It’s not their own home, but Strickey said they do feel incredibly fortunate to have this opportunity.
Ironically, Strickey and her husband had lived in this building before, shortly after they got married, so it’s something of a bizarre homecoming.
They had lots of help from the school, their parents, friends and neighbours to get resettled into their new home last July, which also received a fresh coat of paint and some other upgrades.
“(King’s-Edgehill School) was very enthusiastic to have us back on campus,” she said.
The Strickey home was insured through Wawanesa, but the company has refused the claim, saying the scope of the incident was beyond their coverage, Strickey said.
She said they had no reason to believe they could ever be declined in a situation like this.
“In fact, we were over-insured,” she said. “We had coverage (worth) over $900,000 for our home.”
“We actually wondered why we were paying so much in premiums because our house was only evaluated at $531,000,” she said. “But we kept paying them because we were told ‘if anything ever happens, we’ll be happy with that coverage.’”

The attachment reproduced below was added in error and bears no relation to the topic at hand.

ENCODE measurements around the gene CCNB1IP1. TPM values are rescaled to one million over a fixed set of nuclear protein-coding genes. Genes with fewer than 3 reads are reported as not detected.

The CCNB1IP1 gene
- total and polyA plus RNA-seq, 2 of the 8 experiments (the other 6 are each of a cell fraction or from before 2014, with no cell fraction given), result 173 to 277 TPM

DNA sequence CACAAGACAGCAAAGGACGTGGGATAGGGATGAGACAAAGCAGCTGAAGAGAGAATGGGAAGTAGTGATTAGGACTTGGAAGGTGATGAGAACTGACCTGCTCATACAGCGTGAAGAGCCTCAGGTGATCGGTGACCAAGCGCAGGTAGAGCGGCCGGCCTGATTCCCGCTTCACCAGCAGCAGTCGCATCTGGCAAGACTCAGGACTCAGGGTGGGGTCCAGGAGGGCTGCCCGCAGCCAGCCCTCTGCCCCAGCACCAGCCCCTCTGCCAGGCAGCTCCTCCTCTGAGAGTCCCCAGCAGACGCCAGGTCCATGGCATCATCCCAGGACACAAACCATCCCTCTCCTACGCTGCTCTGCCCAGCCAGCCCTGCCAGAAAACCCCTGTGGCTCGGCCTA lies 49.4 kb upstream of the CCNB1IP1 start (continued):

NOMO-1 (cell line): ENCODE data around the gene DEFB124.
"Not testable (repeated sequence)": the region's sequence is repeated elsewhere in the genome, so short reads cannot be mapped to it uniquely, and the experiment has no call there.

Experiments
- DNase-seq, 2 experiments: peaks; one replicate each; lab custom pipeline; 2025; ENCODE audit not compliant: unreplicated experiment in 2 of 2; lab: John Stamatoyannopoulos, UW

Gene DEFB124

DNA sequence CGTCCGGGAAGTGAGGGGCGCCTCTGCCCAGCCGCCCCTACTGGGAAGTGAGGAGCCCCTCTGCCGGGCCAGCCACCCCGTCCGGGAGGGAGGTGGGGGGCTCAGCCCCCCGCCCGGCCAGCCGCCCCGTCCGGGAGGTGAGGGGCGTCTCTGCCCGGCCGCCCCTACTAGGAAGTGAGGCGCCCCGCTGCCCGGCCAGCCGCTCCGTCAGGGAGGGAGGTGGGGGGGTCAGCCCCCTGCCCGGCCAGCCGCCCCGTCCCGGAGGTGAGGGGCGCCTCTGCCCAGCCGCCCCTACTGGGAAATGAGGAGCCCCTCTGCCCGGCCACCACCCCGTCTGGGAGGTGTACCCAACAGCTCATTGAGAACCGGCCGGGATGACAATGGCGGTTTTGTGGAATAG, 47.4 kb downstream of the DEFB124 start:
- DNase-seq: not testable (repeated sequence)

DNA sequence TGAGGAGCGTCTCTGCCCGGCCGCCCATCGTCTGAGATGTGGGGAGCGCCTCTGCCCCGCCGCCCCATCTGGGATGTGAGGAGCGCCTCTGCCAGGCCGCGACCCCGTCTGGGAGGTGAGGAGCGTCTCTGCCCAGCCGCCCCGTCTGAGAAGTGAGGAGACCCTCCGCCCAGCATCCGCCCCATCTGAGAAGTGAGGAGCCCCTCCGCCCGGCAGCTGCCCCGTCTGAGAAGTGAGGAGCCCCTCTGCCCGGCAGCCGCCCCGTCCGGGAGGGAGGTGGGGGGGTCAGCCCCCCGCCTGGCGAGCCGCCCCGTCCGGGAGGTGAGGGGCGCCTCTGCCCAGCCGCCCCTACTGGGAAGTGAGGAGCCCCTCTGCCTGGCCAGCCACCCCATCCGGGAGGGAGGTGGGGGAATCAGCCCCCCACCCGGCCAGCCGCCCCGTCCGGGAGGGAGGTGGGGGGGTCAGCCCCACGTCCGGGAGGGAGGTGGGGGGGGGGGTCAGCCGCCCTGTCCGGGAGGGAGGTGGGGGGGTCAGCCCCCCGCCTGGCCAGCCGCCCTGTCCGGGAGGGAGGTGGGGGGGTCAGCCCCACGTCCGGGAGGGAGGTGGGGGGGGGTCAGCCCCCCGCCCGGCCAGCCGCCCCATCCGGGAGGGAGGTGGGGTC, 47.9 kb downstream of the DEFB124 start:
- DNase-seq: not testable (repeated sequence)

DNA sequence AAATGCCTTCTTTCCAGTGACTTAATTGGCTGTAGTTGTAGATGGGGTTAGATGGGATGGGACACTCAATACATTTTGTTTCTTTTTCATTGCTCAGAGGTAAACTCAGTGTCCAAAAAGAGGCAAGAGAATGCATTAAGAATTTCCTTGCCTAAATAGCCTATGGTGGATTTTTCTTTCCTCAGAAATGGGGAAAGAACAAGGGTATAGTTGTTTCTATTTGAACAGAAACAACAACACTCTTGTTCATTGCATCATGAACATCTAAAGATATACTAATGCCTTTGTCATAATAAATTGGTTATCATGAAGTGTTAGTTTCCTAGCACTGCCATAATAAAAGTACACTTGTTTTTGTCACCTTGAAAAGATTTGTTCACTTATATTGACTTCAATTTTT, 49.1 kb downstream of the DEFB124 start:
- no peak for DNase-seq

Strickey said they met with an insurance representative 72 days after the incident in November.
She described the news they received as a sandwich, with two good news buns and bad news at the core.
The two pieces of good news were that the company would cover the security costs of protecting the property after the municipality moved on. And that they sent in a company to go inside and retrieve what they could, covering the remainder of their lost possessions.